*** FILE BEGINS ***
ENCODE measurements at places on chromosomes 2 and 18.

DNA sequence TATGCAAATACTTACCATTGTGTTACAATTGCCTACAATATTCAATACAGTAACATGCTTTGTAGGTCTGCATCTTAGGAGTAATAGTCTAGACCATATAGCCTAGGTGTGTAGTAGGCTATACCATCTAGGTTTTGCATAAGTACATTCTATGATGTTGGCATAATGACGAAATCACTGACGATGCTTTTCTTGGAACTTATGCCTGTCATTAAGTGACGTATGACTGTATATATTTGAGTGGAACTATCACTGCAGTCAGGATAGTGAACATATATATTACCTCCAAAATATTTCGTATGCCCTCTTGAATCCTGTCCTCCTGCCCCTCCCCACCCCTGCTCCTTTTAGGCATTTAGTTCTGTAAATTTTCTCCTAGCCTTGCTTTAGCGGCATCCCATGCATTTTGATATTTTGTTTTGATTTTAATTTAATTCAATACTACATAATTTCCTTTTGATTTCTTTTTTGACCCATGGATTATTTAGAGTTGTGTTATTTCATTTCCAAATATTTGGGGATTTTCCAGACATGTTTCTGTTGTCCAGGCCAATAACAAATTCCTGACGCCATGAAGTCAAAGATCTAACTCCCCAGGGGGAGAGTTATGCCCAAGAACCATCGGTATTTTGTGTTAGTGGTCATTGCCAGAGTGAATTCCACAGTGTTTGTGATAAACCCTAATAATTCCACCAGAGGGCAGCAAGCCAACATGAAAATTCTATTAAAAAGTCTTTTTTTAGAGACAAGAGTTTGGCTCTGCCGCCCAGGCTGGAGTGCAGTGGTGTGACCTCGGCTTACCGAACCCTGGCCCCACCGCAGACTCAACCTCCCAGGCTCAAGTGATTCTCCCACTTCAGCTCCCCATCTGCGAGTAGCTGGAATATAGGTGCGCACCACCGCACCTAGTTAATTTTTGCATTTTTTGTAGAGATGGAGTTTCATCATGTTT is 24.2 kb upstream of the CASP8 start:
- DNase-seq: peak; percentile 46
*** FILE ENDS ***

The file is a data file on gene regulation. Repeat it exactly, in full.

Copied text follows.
ENCODE measurements at places on chromosomes 2 and 18.

DNA sequence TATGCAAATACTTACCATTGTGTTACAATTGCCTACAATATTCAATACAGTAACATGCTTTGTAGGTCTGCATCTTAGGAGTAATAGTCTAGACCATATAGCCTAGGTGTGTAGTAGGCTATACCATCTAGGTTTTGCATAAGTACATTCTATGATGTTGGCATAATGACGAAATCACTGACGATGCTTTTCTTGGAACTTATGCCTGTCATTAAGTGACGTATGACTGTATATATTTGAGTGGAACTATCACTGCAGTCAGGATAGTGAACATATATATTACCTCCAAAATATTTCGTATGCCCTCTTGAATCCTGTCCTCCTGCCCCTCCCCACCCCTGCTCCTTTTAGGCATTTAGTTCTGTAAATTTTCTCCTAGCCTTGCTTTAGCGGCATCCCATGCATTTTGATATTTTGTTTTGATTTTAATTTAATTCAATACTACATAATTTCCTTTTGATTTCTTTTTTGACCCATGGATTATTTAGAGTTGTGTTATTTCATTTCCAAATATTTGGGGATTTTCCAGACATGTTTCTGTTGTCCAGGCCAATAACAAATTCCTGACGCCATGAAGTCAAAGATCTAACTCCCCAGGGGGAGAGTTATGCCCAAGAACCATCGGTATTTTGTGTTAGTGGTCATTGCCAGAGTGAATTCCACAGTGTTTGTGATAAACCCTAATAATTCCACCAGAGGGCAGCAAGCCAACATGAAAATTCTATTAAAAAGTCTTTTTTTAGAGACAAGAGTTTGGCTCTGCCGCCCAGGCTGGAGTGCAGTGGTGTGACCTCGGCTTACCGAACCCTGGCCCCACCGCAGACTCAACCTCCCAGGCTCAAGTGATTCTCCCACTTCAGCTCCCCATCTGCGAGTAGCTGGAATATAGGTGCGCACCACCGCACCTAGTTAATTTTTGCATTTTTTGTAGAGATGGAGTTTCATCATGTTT is 24.2 kb upstream of the CASP8 start:
- DNase-seq: peak; percentile 46